In addition, giving members of ISIS a high profile platform would be dangerous. Elevating them to a status as some of the world’s worst warlords and keeping them in the news while on trial for years would only aid the group in its efforts to recruit new followers.

As a report by the European Council on Foreign Relations documents, there is growing support within Europe, led by Sweden, to establish a new international tribunal. But previous attempts provide reasons for skepticism.

The International Criminal Tribunal for the former Yugoslavia — established after the wars in the Balkans in the 1990s — lasted for 24 years, cost well over $2 billion, and sentenced just 90 people. Other efforts in East Timor, Kosovo, and Cambodia suffered from budgetary constraints, lack of cooperation, and political manipulation, and produced few convictions. The hybrid tribunal the U.N. established in 2002 to deal with crimes committed during Sierra Leone’s decade-long civil war is generally considered a success, but its aims were limited, and it convicted just eight individuals in a decade of operation.

The only solution is a new type of hybrid tribunal based in Iraq with minimal international oversight. If the international community insists on trying suspected members of ISIS according to the full panoply of international standards it will fail, much as years of evidence gathering and further years of appeals bogged down previous hybrid tribunals.

The ISIS tribunal will have to live with many aspects of Iraqi law and the Iraqi judicial system. Confessions will still play a larger role than is typical for international tribunals, but the international community can stop coercion by insisting that prisoners receive access to the Red Cross and human rights organizations to prevent torture and abuse. They could also insist on removing the death penalty. International actors could fund it themselves, for far less than Iraq is requesting, and operate a secure international prison in Iraq to prevent detainees from escaping.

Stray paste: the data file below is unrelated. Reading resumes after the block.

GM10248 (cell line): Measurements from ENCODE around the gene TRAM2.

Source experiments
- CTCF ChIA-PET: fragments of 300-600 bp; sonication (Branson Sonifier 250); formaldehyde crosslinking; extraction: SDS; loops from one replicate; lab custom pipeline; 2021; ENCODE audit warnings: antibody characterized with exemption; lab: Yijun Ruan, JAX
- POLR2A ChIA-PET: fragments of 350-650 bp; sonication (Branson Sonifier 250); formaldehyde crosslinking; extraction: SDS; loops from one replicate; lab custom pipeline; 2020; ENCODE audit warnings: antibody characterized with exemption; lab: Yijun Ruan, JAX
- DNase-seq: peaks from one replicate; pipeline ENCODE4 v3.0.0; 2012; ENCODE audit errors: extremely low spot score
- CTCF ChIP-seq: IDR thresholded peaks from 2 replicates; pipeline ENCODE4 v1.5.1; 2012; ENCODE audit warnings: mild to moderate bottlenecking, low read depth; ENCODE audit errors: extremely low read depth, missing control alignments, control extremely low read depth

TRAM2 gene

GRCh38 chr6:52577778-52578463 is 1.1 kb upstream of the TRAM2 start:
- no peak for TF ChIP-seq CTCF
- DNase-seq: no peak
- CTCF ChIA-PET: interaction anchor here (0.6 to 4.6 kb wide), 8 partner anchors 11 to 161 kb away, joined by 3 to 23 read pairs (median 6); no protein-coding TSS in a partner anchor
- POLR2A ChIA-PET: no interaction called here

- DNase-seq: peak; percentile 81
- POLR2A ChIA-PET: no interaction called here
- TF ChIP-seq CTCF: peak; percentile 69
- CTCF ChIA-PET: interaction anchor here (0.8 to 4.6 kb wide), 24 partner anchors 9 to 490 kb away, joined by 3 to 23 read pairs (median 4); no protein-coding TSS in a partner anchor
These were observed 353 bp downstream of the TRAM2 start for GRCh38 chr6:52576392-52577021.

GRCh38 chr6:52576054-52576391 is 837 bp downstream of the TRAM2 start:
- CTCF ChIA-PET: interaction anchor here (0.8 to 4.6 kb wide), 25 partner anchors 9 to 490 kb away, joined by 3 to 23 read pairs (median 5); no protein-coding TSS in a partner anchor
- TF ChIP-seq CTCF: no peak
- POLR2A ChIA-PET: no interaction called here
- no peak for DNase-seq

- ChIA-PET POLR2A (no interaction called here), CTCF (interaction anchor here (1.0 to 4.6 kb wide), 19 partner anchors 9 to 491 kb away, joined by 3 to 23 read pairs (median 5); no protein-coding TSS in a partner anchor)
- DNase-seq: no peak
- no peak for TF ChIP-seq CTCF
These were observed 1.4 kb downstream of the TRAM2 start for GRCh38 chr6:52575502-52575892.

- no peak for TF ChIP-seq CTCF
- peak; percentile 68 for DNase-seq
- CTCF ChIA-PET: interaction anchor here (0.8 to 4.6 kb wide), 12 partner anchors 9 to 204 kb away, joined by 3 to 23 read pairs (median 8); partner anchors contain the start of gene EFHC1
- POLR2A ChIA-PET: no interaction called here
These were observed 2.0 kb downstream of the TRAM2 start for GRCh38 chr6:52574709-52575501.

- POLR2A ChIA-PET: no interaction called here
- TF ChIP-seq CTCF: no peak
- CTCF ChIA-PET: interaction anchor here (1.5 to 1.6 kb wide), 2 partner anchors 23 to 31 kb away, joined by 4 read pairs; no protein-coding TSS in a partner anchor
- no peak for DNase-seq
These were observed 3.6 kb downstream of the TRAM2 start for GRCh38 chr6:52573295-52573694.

An ISIS tribunal would also bring an important level of consistency. Laws related to foreign fighters vary dramatically across the world, with penalties ranging from just a few years in jail to a death sentence. Such a patchwork process is bad for international law and hinders the creation of global standards for human rights violations, something various international courts have attempted to do.

Another benefit of a dedicated tribunal for ISIS is a venue to handle crimes committed elsewhere in the world. Branches of ISIS are currently active in more than a dozen countries, and each government faces the same questions about what to do with any fighters it captures. Being able to turn them over to a centralized court would be widely welcomed. And there is precedent in the international community’s support for courts in Kenya, Somalia, and the Seychelles to try pirates caught in international waters.

In the end, the international community will have to sacrifice some of its ideals and look the other way at a flawed Iraqi justice system. But helping to run an imperfect tribunal and successfully processing tens of thousands of ISIS fighters is the only viable option going forward.

ISIS’ size and transnational nature pose a unique challenge for the international community and require difficult choices. In this case, justice done poorly is better than no justice at all.

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Andrew G. Reiter
Arc Digital

Associate Professor of Politics and International Relations at Mount Holyoke College.